Back on August 4, 2010, I wrote a blog on pumps and paddle floats. One of the pumps I talked about included the Harmony High Volume pump. I purchased two of these pumps at Canoecopia last March and used them in classes throughout the summer. I liked the shorter length, high flow rate, and the slim foam float that covers the whole body of the pump. However, both of these pumps have stopped working in less than one year’s time and they are now added to the list of pumps I won’t be buying again.
The pumps stopped working on two separate occasions when I was teaching kayaking to high school students in a swimming pool. The pumps were being used to get water out of the cockpit of a sea kayak after the students had performed a paddle float self rescue. The plunger shaft still goes up and down easily (unlike the Seattle Sports Paddlers bilge pump that I talked about in the August 4th blog), but it seems like the piece at the bottom of the plunger that creates the suction drawing water into the body of the pump has become dislodged and so practically no water is pumped through the body of the pump tube when the handle is pushed up and down.
My suspicion is that this problem has something to do with using the pump in chlorinated pool water since both pumps stopped working while being used in a pool. I’m guessing that the chlorine is dissolving some adhesive that holds the internal pieces of the pump together. Unfortunately, there does not appear to be any way to get inside the pump short of cutting it apart to try and fix the problem. If you own one of the Harmony pumps, I would advise you not to use it in swimming pools.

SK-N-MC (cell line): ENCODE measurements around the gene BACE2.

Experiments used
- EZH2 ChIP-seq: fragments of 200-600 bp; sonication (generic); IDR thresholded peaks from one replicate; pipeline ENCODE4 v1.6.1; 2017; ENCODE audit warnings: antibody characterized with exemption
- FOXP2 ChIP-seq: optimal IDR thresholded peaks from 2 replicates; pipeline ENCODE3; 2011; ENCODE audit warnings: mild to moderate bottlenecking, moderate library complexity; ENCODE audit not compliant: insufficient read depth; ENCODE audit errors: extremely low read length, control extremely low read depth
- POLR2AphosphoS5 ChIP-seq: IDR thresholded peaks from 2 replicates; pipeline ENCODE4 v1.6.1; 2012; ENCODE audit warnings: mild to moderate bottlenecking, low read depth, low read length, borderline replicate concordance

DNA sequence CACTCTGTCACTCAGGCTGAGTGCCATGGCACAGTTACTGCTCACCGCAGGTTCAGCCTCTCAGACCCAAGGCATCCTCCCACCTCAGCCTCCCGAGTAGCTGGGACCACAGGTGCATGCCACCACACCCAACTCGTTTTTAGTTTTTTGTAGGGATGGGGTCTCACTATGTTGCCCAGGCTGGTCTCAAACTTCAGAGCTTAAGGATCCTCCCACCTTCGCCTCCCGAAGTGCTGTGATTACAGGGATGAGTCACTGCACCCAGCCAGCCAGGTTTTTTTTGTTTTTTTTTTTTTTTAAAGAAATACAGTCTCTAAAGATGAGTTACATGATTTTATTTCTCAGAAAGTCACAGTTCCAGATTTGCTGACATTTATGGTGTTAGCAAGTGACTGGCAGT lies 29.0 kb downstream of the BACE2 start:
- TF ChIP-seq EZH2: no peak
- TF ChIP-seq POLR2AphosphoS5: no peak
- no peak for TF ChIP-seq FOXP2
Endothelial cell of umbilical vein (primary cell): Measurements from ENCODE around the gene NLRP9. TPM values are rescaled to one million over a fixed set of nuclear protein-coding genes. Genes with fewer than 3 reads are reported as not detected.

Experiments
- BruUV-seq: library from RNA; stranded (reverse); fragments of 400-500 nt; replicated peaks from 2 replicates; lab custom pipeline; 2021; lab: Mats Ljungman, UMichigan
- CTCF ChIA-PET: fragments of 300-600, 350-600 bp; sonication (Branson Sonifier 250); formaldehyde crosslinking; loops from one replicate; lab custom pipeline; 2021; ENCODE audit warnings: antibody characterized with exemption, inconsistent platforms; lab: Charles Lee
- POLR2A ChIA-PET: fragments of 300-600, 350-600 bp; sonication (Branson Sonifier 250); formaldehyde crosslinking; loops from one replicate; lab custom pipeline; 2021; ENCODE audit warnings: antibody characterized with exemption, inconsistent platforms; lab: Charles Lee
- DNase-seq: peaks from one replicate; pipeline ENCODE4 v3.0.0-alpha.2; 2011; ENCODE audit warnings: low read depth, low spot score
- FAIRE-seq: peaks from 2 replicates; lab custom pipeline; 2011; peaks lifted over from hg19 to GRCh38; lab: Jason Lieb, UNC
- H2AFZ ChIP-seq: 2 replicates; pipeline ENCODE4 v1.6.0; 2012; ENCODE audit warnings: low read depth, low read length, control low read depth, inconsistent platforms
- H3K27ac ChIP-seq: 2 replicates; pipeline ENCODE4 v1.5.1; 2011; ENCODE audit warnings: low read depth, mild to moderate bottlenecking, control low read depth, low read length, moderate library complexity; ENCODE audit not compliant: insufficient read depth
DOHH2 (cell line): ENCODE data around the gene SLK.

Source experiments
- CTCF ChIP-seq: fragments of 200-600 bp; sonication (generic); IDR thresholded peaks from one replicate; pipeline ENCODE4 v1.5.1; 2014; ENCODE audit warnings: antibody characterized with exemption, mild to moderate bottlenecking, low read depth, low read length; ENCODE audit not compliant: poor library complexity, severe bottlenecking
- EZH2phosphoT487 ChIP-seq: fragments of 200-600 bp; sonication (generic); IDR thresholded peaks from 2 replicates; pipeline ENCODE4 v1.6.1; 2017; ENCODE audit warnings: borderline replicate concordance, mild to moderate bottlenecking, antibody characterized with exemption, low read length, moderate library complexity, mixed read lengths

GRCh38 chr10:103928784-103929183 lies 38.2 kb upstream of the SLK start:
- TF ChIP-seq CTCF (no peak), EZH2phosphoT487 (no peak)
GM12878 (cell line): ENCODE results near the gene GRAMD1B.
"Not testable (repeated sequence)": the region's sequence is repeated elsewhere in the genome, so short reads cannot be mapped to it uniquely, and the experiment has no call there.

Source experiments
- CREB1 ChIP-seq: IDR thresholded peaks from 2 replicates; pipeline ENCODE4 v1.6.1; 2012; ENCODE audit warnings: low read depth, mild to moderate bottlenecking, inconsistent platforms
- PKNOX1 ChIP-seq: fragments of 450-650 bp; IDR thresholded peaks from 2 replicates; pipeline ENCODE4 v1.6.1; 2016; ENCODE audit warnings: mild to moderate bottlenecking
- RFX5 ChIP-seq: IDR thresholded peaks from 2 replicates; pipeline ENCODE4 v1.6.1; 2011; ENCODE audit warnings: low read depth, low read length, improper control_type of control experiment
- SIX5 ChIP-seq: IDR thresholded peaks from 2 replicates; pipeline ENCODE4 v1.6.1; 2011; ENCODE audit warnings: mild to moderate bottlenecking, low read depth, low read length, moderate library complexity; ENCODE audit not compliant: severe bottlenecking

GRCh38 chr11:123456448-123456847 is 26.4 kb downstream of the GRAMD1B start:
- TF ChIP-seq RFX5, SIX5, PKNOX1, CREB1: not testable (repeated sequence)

If you are looking to purchase a pump this year, I guess I would strongly recommend the Aqua-Bound Bilge Master as it seems to be the most durable of the current crop of pumps that I have used. My old Beckson Thirsty-Mate bilge pump also is very durable having lasted over 20 years, but at 24″ long, it isn’t very convenient to carry in a kayak. My old red and gray Harmony bilge pump with the red float collar has also lasted a good long time and continues to work. I don’t believe that they are still available unless you can find an old one still sitting on the shelf at some store. I am disappointed that the new Harmony pumps have not lived up to that standard.
I’d be very interested to know if anyone else has experienced this or any other problems with this particular Harmony pump, either in a pool or in natural bodies of water.
On a separate note, Merry Christmas to all my paddling friends, students, and blog readers!